Avlynka sighed sadly. “The Krusual have pushed farther into Sebiestor land. We would be too close to them if we went north... maybe next year they will be gone.”

“Ah.” Jonn replied. “Makes sense... wait, aren't your Tribes allies now?”

Avlynka took another bite of meat and shrugged. “Maybe wherever you're from, we are. Here...they will still attack us if they have the chance.”

“Oh.” Jonn said quietly, nodding as that sank in.

The sound of footsteps shuffling rapidly through the glass announced Sukki's approach, as she walked quickly to catch up with them. She walked between Avlynka and Jonn, likewise carrying a pack loaded down with her belongings. “Hey.” she said happily, handing a chunk of vya to Avlynka, and another chunk to Jonn.

“Oh!” Avlynka said happily, smiling as she took a bite. “Mmm....”

Jonn sniffed it, then gingerly nibbled at it, his apprehension disappearing immediately as he chewed. “Oh, my, that is tasty, what... what is it?”

“Vya.” Sukki replied. “It's made from berries, mostly blueberries. You smoosh 'em all up, into a paste like, and then spread it out and let it dry. Dad usually adds a little syrup or sugar, too.”

“Berries, you say?” Jonn said, thinking out loud. “Must be packed with sugars... energy...”

Avlynka laughed a little, as Sukki's teasing began. “Better watch it... you're gonna turn into one of us, if you keep eating all our food.”

“Hehe, I doubt that will happen. Nonetheless, thank you. It is delicious.” he replied.

Avlynka looked Jonn over, noticing the wretched state his clothing was in. “You may wanna start dressing like us, though.” she said. “The constant wet and wear seems to be ruining your clothes.”

Jonn looked down at his knees, visible through his badly torn pants, his skin covered in scratches and cuts from the sharp tundra grass. “I suppose treated leather is more durable than Luminairian cotton, hmm?”

Avlynka smiled and looked at Sukki. “Give it to him yet?”

She grinned. “No... should I?”

Jonn stopped in his tracks, his hands on his hips, trying to hide his smile. “And what, exactly, are you two playing at now, hrmm?”

Without a word, Sukki stopped walking, and Avlynka rummaged about in her packbasket. After a moment, she tossed a folded bundle towards Jonn. “Here. Put that on.”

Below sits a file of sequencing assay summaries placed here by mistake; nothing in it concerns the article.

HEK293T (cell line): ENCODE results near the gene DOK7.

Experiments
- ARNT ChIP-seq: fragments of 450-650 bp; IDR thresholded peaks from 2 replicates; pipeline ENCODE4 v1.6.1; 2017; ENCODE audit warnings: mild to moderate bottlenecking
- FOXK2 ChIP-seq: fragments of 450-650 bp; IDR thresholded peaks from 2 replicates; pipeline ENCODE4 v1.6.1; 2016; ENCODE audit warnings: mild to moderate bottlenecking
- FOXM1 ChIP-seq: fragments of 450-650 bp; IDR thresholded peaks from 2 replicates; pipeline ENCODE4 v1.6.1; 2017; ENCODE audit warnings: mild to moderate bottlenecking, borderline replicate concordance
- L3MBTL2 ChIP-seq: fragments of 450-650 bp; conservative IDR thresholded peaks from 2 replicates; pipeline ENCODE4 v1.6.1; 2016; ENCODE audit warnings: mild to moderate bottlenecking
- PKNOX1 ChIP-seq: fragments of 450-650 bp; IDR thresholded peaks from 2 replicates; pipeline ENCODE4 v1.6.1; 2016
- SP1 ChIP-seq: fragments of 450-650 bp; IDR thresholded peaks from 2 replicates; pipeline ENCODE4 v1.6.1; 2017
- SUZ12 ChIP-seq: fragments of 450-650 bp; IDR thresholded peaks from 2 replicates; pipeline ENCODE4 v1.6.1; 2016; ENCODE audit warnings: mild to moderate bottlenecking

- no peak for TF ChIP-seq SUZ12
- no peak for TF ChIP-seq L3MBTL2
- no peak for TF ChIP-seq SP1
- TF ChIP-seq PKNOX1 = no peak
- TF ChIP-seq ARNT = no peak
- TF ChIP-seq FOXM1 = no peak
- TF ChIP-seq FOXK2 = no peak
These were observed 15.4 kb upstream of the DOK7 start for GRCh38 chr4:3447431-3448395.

Jonn carefully unrolled the bundle and smiled. It was a long leather pullover, similar to those worn by the men of the Star-Fire, carefully sewn and decorated. He nodded, slipped his own backpack off of his shoulders, and-with a bit of help from Avlynka and Sukki-pulled it over his head and fastened the clasps down the front. It hung to his knees, the sleeves to his wrists, and fit him quite well. “Thank you.” he said, genuinely meaning it.

“Well...” Sukki replied, shrugging. “You're like, part of our family, right?”

Jonn put his pack back on, and the three resumed walking. He had no idea how to respond to that, so he simply smiled and said, “Well, you have certainly made me feel as though I am.”

“Here.” Avlynka said, smiling as she handed Jonn another bundle, a pair of loose pants, made of the same treated leather. “These will keep you from getting all cut up.”

“We will make you some new boots when we get to the Nyakii.” Sukki added. “And get you winter clothes, too.”

“Winter?” Jonn replied.

“You are staying, right?” Sukki asked, blinking. Avlynka also looked on, eager for his reply.

Jonn took a look around, a good, long look. Before him stood two members of a family who had, indeed, made him feel as though he were one of them, who had shared their food, their home, who had endured his questions, made him clothing. As far as the eye could see, the rolling tundra met the grey sky, the mist and rain only adding to the beauty of the place.

He looked at the little band passing them by, watched as Tarja and Uro walked alongside Olno on the snowmachine. Uro was talking with Tarja and Olno, getting to know his new in-laws, smiling over his shoulder at his young wife-to-be. He examined the small trailer, its simple thin rubber tires making narrow paths through the high grass, piled high with the weight of two kenkii, furnaces, furniture, all carefully stowed. He watched the shaman, Kyllsa, walking along behind the trailer, watchful in case anything should bounce out, carrying her own rifle and pack, quietly playing her part.